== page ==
The Corbynistas are examining models such as Robin Hood Energy in Nottingham, Oldham credit union and John Lewis. 

A community energy company in Nottingham, a credit union in Oldham and, yes, Britain's most popular purveyor of wine coolers. No, this is not another diatribe about about consumer rip-offs. Quite the opposite – this esoteric range of innovative companies represent just a few of those which have come to the attention of the Labour leadership as they plot how to turn the abstract of one of their most popular ideas into a living, neo-liberal-shattering reality.

I am talking about nationalisation – or, more broadly, public ownership, which was the subject of a special conference this month staged by a Labour Party which has pledged to take back control of energy, water, rail and mail.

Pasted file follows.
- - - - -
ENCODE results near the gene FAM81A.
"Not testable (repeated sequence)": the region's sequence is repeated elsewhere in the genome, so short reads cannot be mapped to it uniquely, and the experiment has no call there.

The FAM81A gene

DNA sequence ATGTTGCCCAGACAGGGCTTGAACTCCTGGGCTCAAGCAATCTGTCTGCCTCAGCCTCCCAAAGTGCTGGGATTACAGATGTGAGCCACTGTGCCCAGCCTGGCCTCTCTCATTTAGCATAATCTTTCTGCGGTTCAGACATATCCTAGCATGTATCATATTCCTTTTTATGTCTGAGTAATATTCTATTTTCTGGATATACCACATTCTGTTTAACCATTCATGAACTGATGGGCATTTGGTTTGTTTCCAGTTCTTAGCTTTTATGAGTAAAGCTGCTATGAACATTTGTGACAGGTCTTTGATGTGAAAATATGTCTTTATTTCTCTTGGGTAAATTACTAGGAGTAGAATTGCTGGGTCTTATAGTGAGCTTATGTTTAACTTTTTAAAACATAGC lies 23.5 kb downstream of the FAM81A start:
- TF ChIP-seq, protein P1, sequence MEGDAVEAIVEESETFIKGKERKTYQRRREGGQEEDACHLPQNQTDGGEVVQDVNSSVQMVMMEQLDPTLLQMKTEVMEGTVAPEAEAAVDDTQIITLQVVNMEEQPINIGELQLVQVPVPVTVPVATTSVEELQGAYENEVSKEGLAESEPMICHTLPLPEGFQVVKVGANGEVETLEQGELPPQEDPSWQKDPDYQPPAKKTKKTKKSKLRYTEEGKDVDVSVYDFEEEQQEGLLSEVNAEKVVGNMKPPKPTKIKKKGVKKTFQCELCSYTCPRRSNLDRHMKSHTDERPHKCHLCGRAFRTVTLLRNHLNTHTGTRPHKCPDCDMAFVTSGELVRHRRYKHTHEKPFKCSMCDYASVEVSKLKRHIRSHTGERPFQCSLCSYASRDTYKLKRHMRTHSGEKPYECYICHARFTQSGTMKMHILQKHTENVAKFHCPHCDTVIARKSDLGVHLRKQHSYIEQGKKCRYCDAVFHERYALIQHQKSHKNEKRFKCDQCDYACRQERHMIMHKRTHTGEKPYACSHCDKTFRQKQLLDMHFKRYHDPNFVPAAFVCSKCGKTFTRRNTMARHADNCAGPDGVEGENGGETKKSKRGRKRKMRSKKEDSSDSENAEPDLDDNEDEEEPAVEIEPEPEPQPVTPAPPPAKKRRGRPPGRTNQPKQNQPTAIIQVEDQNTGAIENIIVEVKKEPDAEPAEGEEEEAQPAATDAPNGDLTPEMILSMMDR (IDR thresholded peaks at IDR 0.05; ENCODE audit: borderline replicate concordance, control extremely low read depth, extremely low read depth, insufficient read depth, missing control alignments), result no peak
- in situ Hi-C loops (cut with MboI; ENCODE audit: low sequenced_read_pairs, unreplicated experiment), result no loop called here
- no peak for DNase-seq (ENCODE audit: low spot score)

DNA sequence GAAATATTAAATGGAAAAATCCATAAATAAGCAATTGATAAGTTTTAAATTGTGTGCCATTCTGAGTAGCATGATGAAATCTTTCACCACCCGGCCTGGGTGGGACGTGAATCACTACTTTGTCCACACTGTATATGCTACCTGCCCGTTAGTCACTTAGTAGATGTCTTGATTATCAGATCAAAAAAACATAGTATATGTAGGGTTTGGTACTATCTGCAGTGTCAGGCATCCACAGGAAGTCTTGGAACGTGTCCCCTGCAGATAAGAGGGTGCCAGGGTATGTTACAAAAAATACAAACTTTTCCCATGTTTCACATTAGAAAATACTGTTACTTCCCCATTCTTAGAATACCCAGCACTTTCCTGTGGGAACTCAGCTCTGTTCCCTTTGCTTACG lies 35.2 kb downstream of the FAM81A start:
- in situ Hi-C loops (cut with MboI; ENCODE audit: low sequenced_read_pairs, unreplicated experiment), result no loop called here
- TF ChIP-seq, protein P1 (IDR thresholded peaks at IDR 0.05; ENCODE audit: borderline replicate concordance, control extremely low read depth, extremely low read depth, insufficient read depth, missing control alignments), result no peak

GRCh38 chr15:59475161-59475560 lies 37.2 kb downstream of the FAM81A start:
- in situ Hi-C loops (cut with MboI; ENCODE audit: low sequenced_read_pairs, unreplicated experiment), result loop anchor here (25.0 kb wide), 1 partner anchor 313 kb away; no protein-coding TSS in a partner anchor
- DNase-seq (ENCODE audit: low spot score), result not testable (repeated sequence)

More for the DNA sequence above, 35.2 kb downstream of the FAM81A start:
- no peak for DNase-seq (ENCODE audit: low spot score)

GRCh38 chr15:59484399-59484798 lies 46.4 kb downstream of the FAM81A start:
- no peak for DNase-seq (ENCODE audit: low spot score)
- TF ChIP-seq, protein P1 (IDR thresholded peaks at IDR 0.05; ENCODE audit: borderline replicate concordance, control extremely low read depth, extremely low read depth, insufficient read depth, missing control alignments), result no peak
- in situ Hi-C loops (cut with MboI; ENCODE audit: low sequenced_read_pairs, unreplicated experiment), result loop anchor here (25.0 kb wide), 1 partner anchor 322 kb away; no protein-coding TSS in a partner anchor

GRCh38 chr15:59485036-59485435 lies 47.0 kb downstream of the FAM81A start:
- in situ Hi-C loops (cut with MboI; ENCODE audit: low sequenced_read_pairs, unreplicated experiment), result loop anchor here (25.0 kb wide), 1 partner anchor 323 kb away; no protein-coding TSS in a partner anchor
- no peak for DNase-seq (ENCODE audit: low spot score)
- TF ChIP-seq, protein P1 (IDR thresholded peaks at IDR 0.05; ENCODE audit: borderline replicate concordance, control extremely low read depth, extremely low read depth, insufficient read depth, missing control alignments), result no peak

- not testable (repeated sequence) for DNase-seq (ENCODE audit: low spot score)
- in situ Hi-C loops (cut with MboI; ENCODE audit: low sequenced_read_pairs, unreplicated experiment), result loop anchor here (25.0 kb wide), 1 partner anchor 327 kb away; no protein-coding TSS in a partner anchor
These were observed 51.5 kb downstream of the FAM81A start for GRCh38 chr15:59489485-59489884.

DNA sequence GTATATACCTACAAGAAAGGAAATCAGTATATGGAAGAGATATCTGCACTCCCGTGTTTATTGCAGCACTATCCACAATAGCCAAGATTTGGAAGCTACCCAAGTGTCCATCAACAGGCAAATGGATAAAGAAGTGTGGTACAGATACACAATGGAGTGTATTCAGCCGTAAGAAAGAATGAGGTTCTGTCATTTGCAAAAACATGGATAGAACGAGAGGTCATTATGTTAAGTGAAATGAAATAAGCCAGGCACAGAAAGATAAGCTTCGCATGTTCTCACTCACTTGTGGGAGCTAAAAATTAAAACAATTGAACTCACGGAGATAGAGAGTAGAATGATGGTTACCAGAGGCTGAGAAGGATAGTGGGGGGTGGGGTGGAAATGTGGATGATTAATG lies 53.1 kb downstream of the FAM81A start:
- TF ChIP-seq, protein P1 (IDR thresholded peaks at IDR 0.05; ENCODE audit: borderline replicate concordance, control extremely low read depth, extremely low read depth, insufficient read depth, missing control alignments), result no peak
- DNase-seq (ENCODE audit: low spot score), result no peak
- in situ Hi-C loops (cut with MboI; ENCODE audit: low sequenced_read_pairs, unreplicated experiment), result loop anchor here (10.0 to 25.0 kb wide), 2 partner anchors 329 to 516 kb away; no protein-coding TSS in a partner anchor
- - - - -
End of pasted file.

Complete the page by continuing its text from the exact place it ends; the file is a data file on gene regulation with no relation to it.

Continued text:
The form of nationalisation being talked about today at the top of the Labour Party looks very different to the model of state-owned and state-run services that existed in the 1970s, and the accompanying memories of delayed trains, leaves on the line and British rail fruitcake that was as hard as stone.

In John McDonnell and Jeremy Corbyn’s conference on "alternative models of ownership", the three firms mentioned were Robin Hood Energy in Nottingham, Oldham credit union and, of course, John Lewis. Each represents a different model of public ownership – as, of course, does the straightforward takeover of the East Coast rail line by the Labour government when National Express handed back the franchise in 2009.

Robin Hood is the first not-for-profit energy company set up a by a local authority in 70 years. It was created by Nottingham city council and counts Corbyn himself among its customers. It embodies the "municipal socialism" which innovative local politicians are delivering in an age of austerity and its tariffs delivers annual bills of £1,000 or slightly less for a typical household.